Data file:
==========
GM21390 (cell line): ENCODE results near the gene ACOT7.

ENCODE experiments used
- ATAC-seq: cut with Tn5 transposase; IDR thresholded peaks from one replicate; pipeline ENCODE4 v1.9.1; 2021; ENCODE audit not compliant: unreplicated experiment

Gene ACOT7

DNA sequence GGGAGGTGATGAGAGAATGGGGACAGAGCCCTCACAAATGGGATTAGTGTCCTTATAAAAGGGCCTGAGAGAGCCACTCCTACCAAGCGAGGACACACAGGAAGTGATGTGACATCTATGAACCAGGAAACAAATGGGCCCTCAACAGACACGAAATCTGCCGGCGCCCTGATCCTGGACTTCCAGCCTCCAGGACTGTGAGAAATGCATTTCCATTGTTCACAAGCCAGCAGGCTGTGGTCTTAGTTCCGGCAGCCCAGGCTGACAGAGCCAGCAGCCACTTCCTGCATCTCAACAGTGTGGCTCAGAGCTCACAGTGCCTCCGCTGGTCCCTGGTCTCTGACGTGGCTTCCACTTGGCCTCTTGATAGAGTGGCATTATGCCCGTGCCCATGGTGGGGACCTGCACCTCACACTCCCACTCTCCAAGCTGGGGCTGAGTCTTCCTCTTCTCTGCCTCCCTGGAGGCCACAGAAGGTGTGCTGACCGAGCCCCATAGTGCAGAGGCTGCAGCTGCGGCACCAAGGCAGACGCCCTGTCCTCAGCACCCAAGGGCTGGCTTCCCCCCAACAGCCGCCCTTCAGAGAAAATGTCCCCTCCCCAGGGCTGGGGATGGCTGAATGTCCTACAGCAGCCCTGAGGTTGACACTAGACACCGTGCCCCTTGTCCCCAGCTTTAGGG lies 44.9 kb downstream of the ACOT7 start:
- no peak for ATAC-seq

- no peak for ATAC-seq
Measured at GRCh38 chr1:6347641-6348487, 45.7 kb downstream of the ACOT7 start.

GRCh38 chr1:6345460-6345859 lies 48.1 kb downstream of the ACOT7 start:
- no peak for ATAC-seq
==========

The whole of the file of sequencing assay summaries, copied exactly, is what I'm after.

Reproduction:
GM21390 (cell line): ENCODE results near the gene ACOT7.

ENCODE experiments used
- ATAC-seq: cut with Tn5 transposase; IDR thresholded peaks from one replicate; pipeline ENCODE4 v1.9.1; 2021; ENCODE audit not compliant: unreplicated experiment

Gene ACOT7

DNA sequence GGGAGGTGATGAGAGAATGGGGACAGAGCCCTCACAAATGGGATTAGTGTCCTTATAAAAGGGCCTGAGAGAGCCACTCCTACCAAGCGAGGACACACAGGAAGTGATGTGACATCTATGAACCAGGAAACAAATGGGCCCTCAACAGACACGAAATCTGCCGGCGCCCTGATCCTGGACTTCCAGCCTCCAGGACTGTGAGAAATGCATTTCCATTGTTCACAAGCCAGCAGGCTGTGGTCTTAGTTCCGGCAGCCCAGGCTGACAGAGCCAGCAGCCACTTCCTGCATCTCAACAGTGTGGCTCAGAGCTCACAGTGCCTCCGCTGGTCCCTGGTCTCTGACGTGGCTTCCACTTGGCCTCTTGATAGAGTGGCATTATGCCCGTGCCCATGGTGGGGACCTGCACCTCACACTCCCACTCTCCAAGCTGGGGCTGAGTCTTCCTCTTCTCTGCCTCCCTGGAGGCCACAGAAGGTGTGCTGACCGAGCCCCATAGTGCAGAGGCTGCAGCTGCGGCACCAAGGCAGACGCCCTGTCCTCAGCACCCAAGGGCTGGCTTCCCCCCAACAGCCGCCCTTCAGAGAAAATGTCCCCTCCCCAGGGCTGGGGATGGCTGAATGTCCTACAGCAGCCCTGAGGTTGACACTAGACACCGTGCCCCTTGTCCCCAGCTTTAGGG lies 44.9 kb downstream of the ACOT7 start:
- no peak for ATAC-seq

- no peak for ATAC-seq
Measured at GRCh38 chr1:6347641-6348487, 45.7 kb downstream of the ACOT7 start.

GRCh38 chr1:6345460-6345859 lies 48.1 kb downstream of the ACOT7 start:
- no peak for ATAC-seq